Chromatin immunoprecipitation (ChIP) is an extremely useful technique that provides insight into protein:DNA interactions. ChIP works by using antibodies to capture protein:DNA complexes with antibodies specific to your protein(s) of interest. Once the complex is captured, it is treated so that the protein and DNA are no longer bound, and the DNA can then be isolated and studied through a variety of downstream methods, such as qPCR or next-gen sequencing. ChIP is an incredibly useful application for exploring these interactions, and can give valuable insight into DNA expression and protein interactions, including epigenetic modifications. But it's not an approach for the faint of heart!
ChIP can be done for either tissues or cells. The process is very similar for both, though tissue samples do require an extra homogenization step. For this blog, we're going to focus on the ChIP process and not the upsteam sample collection process or the downstream analysis process. And ChIP itself begins at...
Once you have your sample, the first step is to ensure your protein:DNA complexes will remain bound to each other until you are ready to separate them. Most proteins are not likely to remain attached to the DNA throughout the sample processing and therefore will require crosslinking, which uses formaldehyde or UV light to create strong but reversible bonds. This will keep the protein:DNA complexes together until you want to break them. Crosslinking is necessary for most ChIP experiences, but the increased binding can mask the epitopes antibodies recognize. It is therefore best to either select antibodies validated for ChIP or to validate your antibody on crosslinked proteins. In the case of histone modifying proteins, which bind quite strongly to DNA, crosslinking may not be necessary. This is known as Native ChIP.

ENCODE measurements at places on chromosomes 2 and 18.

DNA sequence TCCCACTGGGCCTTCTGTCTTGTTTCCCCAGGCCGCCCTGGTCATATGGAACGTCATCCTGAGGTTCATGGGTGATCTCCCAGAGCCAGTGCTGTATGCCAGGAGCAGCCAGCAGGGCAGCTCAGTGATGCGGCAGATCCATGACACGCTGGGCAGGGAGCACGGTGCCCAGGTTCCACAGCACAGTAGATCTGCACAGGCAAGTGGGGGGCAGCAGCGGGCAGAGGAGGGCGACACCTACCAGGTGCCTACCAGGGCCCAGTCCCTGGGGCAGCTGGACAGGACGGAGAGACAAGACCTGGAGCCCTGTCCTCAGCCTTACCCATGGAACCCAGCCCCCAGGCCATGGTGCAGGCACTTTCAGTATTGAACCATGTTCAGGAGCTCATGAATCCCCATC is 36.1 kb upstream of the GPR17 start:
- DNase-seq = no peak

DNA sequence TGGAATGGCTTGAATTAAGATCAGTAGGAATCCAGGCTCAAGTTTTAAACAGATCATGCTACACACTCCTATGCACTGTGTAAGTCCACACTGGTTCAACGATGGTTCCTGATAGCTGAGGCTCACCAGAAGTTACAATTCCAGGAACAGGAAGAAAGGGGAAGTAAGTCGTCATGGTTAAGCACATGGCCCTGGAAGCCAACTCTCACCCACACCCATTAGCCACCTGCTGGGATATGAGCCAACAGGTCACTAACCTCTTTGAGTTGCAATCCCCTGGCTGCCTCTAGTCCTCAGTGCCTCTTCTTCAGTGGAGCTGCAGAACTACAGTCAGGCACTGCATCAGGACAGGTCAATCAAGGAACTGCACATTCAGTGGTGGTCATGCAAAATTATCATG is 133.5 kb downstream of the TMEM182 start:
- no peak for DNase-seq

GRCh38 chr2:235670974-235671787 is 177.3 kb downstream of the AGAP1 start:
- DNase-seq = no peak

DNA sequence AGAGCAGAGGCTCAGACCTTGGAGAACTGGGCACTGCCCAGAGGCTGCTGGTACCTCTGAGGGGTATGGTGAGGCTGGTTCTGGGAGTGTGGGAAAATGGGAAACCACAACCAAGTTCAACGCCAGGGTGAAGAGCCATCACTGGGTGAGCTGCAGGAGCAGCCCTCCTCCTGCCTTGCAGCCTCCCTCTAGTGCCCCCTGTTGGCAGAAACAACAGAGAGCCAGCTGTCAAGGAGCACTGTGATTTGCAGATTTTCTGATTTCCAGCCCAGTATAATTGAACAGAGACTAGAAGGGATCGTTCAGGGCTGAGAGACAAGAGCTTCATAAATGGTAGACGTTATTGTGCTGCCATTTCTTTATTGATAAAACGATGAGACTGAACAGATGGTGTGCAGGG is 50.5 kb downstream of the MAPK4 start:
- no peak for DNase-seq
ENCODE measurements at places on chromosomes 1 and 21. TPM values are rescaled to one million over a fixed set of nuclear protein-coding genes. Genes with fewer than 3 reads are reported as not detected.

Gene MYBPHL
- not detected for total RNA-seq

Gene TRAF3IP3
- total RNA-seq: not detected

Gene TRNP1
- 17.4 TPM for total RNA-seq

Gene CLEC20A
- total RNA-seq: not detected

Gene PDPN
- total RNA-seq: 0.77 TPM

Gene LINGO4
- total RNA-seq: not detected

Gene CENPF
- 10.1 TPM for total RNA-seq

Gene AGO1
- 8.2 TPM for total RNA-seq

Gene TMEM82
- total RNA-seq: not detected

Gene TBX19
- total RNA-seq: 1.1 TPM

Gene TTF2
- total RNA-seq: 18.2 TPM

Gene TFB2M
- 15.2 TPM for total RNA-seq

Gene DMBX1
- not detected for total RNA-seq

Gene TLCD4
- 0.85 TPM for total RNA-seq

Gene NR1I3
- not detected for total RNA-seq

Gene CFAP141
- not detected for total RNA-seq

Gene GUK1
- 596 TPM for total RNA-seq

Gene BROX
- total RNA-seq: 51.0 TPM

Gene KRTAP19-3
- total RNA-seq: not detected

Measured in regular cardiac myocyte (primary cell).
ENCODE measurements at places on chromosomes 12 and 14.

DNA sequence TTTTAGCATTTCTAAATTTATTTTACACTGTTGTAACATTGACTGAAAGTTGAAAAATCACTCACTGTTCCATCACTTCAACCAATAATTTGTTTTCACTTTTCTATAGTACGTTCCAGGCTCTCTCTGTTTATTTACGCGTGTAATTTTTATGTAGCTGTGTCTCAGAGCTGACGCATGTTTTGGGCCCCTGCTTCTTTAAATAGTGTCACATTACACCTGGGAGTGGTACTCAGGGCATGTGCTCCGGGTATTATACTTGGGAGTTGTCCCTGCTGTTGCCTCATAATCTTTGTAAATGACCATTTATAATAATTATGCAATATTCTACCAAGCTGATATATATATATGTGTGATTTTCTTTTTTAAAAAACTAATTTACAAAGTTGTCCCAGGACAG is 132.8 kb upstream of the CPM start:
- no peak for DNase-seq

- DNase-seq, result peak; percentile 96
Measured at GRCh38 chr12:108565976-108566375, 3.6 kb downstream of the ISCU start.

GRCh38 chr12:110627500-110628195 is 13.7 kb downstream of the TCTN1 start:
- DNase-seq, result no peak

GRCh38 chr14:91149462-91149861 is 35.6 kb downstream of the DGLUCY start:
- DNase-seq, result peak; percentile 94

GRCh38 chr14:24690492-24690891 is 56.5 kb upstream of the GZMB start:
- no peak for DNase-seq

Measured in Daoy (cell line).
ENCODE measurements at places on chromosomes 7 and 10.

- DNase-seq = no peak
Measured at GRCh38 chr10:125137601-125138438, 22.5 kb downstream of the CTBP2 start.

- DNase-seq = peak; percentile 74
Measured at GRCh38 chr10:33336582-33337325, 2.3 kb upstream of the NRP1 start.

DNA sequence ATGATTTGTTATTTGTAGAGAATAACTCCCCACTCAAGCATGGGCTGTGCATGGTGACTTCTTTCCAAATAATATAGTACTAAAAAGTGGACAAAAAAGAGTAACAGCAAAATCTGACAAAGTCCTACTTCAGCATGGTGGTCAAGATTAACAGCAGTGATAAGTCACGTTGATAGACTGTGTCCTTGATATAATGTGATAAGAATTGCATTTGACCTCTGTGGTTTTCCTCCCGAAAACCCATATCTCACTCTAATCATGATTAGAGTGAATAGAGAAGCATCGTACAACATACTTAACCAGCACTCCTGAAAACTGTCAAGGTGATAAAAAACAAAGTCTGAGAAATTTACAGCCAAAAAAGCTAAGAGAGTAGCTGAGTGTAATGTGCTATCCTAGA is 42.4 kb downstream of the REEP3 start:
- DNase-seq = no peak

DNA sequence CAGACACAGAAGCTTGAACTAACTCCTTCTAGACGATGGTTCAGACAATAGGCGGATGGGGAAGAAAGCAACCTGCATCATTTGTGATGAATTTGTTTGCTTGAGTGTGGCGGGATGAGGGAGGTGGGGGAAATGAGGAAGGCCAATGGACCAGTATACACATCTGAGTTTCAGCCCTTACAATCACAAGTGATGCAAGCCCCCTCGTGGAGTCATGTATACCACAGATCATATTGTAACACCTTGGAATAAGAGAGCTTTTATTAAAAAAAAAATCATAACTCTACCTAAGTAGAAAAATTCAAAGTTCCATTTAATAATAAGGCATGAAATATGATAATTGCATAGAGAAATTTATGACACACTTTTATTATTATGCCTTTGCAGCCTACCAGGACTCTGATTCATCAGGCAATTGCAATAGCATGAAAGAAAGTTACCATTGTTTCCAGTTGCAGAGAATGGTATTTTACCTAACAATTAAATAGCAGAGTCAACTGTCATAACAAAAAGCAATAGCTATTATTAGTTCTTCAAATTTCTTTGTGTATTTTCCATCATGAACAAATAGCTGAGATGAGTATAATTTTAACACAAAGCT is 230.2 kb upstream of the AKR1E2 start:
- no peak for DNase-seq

If you’re working with a tissue sample, you’ll need to homogenize your sample before moving on to the next step. Typically, this can be done by cutting the tissue sample up and then processing with a homogenizer, but bone or especially fibrous tissues may need extra steps.